William Jacobson of the website Legal Insurrection posted a detailed account of his site’s recent deliberations with Amazon, and you can’t read his story without realizing that all of the worst rumors about today’s Silicon Valley giants are true.
Whether it’s Facebook, Google, Twitter, or Amazon, there is a concerted and growing effort to marginalize conservative online voices. Sites like Prager University, organizations like the NRA, and now, invaluable resources like Legal Insurrection are the canaries in the coalmine. These tech companies have declared themselves part of the #Resistance, and we should no longer expect that they will treat conservative individuals and/or organizations as anything other than enemies.
On Thursday, Jacobson published correspondence he’s had with Amazon over the last month, demonstrating a frustrating back-and-forth wherein Amazon cuts the site off from its monetization features without bothering to explain why in any satisfying detail. In all ways, it resembles the exchange pro-Trump duo Diamond and Silk had with Facebook, a matter that was only resolved after D&S went public with their complaints. Hopefully the same will be true for Legal Insurrection because as it stands now, Amazon has really let the world know where it stands on conservatism.
On April 28, Jacobson was told that Amazon was ending his participation in the Associates program because “you are promoting your Special Links in an offline manner, such as printed material, mailing, or oral solicitation.” First of all, how would you promote something as long and convoluted as a special Amazon link in any manner other than a, well, link? Seems ridiculous. Second, Jacobson assured Amazon that he’d never done such a thing. But instead of providing him with any evidence that he’d broken the rules, they came back with a different explanation for his termination.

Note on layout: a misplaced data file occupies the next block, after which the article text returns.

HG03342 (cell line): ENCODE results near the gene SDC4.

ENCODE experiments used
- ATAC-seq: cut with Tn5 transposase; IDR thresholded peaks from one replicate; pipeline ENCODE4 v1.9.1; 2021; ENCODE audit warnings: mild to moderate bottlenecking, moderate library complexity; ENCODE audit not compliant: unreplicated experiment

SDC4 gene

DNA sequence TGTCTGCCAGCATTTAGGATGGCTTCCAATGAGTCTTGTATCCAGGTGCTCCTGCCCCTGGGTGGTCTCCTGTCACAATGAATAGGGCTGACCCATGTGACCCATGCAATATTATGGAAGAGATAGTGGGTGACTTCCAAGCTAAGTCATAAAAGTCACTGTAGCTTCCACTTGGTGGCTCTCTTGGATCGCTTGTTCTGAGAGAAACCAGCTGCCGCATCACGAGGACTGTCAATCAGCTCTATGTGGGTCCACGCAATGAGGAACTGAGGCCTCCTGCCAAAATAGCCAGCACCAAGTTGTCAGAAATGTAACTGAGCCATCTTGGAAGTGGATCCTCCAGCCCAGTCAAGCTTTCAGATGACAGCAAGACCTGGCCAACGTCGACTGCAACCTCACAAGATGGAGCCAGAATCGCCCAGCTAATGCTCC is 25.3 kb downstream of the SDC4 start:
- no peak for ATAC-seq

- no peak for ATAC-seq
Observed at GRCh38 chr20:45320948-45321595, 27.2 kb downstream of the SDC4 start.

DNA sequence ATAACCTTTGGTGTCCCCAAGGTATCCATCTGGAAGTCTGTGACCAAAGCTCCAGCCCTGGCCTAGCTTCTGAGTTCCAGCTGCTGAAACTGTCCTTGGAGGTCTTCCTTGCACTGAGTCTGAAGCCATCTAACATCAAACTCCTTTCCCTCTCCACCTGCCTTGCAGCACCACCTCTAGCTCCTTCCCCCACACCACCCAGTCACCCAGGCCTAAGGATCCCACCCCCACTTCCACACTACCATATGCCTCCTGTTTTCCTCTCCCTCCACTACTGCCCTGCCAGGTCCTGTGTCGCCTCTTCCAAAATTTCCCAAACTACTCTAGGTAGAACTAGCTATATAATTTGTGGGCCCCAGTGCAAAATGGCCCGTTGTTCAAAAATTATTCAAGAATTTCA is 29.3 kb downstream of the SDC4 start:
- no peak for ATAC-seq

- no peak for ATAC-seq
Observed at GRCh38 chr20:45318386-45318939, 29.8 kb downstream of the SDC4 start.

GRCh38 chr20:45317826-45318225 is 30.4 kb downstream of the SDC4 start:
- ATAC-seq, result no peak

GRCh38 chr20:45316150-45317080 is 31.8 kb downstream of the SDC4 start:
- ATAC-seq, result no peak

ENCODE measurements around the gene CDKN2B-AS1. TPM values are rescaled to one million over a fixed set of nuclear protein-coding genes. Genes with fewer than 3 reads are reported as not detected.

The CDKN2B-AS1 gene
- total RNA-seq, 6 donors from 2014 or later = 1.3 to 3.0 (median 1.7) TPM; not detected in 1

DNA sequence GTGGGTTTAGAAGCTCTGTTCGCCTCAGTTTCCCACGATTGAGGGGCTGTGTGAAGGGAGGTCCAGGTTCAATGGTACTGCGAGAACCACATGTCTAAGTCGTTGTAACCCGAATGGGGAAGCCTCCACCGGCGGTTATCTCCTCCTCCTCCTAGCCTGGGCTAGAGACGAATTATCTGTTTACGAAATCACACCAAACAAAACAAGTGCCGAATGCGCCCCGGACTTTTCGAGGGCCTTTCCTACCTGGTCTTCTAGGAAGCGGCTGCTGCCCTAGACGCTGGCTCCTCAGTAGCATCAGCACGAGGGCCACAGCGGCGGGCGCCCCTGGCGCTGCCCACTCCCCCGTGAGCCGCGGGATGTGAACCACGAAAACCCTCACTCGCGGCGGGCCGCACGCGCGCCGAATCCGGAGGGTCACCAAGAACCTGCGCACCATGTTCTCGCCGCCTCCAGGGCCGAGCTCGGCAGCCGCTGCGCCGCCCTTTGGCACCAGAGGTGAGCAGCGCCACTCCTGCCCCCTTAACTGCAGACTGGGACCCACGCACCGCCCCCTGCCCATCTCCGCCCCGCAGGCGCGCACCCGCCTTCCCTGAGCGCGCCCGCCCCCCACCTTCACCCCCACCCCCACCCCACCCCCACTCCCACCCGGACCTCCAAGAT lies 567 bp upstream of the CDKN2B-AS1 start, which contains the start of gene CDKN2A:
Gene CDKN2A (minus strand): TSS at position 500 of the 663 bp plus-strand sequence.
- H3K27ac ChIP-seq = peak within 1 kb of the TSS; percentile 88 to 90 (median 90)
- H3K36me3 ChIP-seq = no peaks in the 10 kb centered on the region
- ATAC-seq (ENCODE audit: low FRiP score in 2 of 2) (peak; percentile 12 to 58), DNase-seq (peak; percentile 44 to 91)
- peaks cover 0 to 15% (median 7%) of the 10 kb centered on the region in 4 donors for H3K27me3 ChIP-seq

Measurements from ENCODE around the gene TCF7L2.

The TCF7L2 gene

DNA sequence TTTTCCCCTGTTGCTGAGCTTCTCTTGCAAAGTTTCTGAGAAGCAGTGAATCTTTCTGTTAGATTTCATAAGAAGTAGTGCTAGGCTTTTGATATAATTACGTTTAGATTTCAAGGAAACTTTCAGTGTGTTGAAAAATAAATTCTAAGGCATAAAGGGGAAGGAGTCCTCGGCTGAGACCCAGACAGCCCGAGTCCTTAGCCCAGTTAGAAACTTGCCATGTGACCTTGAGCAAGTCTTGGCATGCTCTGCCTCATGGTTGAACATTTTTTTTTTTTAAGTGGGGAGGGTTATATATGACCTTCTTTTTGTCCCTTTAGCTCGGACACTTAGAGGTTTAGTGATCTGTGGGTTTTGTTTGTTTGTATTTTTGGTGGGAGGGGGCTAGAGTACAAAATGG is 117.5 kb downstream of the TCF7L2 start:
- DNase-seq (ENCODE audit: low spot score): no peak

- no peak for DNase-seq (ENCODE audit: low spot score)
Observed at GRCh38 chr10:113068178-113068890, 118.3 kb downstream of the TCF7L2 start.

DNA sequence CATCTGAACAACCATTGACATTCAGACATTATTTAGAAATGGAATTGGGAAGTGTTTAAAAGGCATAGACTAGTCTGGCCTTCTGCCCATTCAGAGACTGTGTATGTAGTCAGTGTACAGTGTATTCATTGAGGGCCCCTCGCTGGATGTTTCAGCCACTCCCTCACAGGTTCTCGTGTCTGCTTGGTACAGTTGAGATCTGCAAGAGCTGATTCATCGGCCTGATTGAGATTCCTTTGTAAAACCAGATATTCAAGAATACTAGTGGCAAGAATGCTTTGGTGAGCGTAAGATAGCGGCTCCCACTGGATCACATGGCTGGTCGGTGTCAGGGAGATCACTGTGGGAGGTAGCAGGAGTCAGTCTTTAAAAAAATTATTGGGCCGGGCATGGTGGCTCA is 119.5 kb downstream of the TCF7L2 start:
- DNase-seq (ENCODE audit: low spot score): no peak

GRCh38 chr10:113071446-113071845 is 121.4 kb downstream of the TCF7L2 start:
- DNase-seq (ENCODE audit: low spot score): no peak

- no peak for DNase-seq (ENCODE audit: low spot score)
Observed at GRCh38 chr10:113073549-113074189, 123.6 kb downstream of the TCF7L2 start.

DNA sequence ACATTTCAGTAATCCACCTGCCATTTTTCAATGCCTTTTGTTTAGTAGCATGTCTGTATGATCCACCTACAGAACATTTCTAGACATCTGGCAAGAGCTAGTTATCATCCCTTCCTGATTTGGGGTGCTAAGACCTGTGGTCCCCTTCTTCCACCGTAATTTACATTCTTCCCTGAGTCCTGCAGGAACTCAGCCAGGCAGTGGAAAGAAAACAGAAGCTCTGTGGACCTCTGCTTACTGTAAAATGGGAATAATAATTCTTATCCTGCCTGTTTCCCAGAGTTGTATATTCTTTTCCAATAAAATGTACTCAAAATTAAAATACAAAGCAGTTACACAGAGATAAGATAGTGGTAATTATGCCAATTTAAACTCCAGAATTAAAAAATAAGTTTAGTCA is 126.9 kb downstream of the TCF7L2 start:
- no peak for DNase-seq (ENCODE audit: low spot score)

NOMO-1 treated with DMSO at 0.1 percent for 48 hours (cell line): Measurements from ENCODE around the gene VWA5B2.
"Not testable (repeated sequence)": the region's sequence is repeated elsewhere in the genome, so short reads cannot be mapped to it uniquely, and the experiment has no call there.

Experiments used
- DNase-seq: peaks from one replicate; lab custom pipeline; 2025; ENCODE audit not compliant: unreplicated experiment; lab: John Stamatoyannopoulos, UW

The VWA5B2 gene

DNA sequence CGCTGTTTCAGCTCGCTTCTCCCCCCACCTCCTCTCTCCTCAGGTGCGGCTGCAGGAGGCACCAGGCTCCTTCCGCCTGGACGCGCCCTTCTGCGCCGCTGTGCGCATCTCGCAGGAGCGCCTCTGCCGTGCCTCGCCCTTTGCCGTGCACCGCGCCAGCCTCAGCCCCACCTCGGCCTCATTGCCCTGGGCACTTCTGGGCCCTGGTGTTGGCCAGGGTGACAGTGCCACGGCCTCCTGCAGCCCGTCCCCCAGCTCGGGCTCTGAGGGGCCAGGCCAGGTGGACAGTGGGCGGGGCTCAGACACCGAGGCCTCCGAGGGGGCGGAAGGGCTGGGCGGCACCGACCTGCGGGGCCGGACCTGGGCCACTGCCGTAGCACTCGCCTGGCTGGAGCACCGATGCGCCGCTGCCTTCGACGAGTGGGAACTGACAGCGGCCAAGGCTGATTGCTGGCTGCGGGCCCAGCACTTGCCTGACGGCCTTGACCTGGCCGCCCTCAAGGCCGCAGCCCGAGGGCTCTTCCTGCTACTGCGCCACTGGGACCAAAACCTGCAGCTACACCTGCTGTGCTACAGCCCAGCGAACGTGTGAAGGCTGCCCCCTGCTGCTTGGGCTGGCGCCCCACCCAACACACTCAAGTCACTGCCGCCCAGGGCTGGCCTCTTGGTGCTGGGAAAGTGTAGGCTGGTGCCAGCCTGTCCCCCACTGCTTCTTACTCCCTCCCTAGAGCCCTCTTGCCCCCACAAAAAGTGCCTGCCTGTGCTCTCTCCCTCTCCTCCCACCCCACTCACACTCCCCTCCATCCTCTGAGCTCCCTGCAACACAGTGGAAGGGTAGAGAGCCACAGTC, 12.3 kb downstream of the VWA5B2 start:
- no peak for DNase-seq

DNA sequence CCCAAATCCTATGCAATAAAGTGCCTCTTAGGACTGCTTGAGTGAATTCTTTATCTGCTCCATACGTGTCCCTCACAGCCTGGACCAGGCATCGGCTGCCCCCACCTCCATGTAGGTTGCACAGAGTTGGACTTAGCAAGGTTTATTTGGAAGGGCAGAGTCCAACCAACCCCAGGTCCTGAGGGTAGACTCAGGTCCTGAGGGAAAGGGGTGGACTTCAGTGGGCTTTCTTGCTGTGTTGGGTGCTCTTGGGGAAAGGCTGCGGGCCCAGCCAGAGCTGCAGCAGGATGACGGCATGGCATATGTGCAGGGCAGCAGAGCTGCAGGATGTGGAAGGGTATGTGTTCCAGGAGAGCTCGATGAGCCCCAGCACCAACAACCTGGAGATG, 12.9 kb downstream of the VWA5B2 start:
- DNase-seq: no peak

“You are incentivizing others to visit the Amazon Site via your Special Links by offering rebates, cashback, discounts, points, donations to charity, or other incentives, or by stating that customers can support you by shopping through your Special Links,” the site told him.
“Again, this was bizarre,” Jacobson wrote in his post. “We didn’t do any rebates, cashback, discounts, points, donations to charity, or other incentives.”
He explained this to Amazon and again requested proof that he’d broken the rules, but the site’s middlemen told him that the information was “proprietary” and thus could not be shared. Which is manifestly absurd.
As we said, hopefully a bit of publicity and pressure will convince Amazon to either change their minds about Legal Insurrection or to be more transparent about what the site did to fall afoul of the rules. Because as it stands now, one can only assume that Amazon took issue with the content at the site (i.e. with a conservative viewpoint) and nullified the agreement for that reason alone. If that’s the case, the American consumer deserves to know.